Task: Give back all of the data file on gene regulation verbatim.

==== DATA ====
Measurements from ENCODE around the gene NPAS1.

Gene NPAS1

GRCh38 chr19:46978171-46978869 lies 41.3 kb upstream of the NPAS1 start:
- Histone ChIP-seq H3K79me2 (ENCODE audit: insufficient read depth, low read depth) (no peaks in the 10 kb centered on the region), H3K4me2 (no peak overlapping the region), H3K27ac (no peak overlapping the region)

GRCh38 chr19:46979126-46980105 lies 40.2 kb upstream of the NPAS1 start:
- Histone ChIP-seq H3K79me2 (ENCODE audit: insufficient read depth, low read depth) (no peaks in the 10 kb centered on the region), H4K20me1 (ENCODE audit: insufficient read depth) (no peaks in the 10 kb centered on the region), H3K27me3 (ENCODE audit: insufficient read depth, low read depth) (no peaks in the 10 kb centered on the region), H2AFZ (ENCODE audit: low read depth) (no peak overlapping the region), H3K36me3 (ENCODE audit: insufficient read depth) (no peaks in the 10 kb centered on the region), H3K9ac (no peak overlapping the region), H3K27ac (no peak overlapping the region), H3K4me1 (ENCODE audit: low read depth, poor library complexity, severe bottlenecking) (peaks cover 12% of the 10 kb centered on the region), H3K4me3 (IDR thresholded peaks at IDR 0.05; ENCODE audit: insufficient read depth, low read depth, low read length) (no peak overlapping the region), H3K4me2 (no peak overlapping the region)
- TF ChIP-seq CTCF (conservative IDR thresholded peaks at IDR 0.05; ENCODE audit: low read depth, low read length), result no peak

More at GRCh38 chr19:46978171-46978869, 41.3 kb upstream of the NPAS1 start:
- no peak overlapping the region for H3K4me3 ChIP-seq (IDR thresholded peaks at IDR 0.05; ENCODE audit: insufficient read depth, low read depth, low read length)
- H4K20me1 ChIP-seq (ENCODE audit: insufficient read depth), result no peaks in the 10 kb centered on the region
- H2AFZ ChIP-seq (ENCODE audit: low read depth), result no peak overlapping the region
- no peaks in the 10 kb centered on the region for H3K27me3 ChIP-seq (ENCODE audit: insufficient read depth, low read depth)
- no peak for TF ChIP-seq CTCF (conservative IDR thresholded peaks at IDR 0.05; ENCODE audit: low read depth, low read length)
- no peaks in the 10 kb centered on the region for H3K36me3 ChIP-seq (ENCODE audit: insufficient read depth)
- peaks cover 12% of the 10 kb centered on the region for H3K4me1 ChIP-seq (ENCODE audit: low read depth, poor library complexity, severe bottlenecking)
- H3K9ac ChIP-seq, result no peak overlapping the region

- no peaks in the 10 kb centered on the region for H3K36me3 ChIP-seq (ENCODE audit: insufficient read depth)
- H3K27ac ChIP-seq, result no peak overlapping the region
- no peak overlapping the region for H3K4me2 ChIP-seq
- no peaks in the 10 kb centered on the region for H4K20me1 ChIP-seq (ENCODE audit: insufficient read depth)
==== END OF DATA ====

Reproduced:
Measurements from ENCODE around the gene NPAS1.

Gene NPAS1

GRCh38 chr19:46978171-46978869 lies 41.3 kb upstream of the NPAS1 start:
- Histone ChIP-seq H3K79me2 (ENCODE audit: insufficient read depth, low read depth) (no peaks in the 10 kb centered on the region), H3K4me2 (no peak overlapping the region), H3K27ac (no peak overlapping the region)

GRCh38 chr19:46979126-46980105 lies 40.2 kb upstream of the NPAS1 start:
- Histone ChIP-seq H3K79me2 (ENCODE audit: insufficient read depth, low read depth) (no peaks in the 10 kb centered on the region), H4K20me1 (ENCODE audit: insufficient read depth) (no peaks in the 10 kb centered on the region), H3K27me3 (ENCODE audit: insufficient read depth, low read depth) (no peaks in the 10 kb centered on the region), H2AFZ (ENCODE audit: low read depth) (no peak overlapping the region), H3K36me3 (ENCODE audit: insufficient read depth) (no peaks in the 10 kb centered on the region), H3K9ac (no peak overlapping the region), H3K27ac (no peak overlapping the region), H3K4me1 (ENCODE audit: low read depth, poor library complexity, severe bottlenecking) (peaks cover 12% of the 10 kb centered on the region), H3K4me3 (IDR thresholded peaks at IDR 0.05; ENCODE audit: insufficient read depth, low read depth, low read length) (no peak overlapping the region), H3K4me2 (no peak overlapping the region)
- TF ChIP-seq CTCF (conservative IDR thresholded peaks at IDR 0.05; ENCODE audit: low read depth, low read length), result no peak

More at GRCh38 chr19:46978171-46978869, 41.3 kb upstream of the NPAS1 start:
- no peak overlapping the region for H3K4me3 ChIP-seq (IDR thresholded peaks at IDR 0.05; ENCODE audit: insufficient read depth, low read depth, low read length)
- H4K20me1 ChIP-seq (ENCODE audit: insufficient read depth), result no peaks in the 10 kb centered on the region
- H2AFZ ChIP-seq (ENCODE audit: low read depth), result no peak overlapping the region
- no peaks in the 10 kb centered on the region for H3K27me3 ChIP-seq (ENCODE audit: insufficient read depth, low read depth)
- no peak for TF ChIP-seq CTCF (conservative IDR thresholded peaks at IDR 0.05; ENCODE audit: low read depth, low read length)
- no peaks in the 10 kb centered on the region for H3K36me3 ChIP-seq (ENCODE audit: insufficient read depth)
- peaks cover 12% of the 10 kb centered on the region for H3K4me1 ChIP-seq (ENCODE audit: low read depth, poor library complexity, severe bottlenecking)
- H3K9ac ChIP-seq, result no peak overlapping the region

- no peaks in the 10 kb centered on the region for H3K36me3 ChIP-seq (ENCODE audit: insufficient read depth)
- H3K27ac ChIP-seq, result no peak overlapping the region
- no peak overlapping the region for H3K4me2 ChIP-seq
- no peaks in the 10 kb centered on the region for H4K20me1 ChIP-seq (ENCODE audit: insufficient read depth)